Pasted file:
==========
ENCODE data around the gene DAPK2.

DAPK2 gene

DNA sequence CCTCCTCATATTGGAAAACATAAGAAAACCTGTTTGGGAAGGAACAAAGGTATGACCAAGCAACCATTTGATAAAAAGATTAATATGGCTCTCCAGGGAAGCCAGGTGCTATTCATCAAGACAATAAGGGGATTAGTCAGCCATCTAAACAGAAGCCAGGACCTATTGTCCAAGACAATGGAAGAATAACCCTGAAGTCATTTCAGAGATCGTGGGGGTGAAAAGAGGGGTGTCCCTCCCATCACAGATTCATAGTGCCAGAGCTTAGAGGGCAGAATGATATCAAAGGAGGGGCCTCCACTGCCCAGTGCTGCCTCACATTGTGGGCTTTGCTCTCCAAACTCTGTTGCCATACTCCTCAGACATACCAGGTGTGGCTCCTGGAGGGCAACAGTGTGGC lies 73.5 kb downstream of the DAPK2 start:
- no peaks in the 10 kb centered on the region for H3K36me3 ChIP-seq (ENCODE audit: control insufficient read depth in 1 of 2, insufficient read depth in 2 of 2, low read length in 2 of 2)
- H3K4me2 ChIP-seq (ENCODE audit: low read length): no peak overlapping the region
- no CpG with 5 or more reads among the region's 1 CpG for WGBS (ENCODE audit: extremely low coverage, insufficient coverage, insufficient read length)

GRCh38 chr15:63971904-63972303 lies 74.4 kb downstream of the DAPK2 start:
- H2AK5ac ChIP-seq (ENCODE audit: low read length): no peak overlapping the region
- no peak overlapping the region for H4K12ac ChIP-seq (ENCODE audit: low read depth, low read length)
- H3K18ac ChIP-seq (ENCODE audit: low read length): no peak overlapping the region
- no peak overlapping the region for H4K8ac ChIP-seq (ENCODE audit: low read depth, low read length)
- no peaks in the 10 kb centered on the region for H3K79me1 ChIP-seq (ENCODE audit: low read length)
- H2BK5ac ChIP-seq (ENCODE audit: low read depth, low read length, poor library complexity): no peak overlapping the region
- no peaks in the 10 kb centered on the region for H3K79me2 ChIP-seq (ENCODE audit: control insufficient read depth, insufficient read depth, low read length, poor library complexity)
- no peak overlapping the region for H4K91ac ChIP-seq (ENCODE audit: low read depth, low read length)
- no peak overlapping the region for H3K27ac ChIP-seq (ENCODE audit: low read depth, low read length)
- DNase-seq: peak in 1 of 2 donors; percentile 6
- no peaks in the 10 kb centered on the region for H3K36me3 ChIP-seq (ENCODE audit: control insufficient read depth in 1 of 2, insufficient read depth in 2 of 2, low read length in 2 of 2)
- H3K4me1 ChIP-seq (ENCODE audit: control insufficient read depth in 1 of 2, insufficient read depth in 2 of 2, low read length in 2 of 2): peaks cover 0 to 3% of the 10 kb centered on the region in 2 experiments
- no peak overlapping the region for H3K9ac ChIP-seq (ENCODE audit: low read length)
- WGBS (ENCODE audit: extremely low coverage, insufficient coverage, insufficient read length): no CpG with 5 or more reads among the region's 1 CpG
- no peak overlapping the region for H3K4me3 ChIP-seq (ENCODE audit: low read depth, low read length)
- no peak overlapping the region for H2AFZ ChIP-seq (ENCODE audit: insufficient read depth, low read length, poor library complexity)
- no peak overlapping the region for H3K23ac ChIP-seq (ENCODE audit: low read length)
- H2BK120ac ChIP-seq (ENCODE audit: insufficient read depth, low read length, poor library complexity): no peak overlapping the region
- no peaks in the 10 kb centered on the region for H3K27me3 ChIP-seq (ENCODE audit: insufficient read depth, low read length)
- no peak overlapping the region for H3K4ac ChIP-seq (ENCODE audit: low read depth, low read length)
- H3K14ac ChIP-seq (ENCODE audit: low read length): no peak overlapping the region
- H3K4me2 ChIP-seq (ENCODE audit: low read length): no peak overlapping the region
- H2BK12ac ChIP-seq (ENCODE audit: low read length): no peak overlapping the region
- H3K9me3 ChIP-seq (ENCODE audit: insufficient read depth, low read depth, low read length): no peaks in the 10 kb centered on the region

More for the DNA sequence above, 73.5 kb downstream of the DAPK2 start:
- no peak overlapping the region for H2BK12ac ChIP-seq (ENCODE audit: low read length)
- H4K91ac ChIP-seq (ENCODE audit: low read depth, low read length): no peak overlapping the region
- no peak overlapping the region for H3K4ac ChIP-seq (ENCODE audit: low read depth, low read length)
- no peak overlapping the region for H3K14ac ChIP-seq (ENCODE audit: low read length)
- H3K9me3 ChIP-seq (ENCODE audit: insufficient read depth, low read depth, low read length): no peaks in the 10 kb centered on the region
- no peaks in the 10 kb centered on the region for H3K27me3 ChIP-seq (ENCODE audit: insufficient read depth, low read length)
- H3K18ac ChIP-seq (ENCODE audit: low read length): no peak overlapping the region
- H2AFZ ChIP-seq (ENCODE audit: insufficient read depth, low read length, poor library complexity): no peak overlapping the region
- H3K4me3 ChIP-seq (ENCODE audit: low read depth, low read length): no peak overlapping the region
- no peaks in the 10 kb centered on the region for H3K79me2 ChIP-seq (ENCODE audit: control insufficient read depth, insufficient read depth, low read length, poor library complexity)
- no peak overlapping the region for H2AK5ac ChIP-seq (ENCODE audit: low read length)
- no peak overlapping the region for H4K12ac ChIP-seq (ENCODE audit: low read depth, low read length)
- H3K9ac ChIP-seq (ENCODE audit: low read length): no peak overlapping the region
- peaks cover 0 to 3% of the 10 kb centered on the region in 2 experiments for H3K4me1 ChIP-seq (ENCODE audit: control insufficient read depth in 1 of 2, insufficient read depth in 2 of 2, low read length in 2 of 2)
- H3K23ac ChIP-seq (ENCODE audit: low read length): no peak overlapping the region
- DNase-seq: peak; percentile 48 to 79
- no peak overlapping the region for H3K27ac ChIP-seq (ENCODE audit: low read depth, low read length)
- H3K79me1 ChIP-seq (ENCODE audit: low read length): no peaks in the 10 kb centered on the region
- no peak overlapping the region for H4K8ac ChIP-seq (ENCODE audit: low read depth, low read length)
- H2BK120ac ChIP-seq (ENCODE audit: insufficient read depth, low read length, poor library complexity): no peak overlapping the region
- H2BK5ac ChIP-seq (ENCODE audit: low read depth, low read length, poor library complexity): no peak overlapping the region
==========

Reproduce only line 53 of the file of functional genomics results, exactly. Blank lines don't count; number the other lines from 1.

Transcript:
- H2BK5ac ChIP-seq (ENCODE audit: low read depth, low read length, poor library complexity): no peak overlapping the region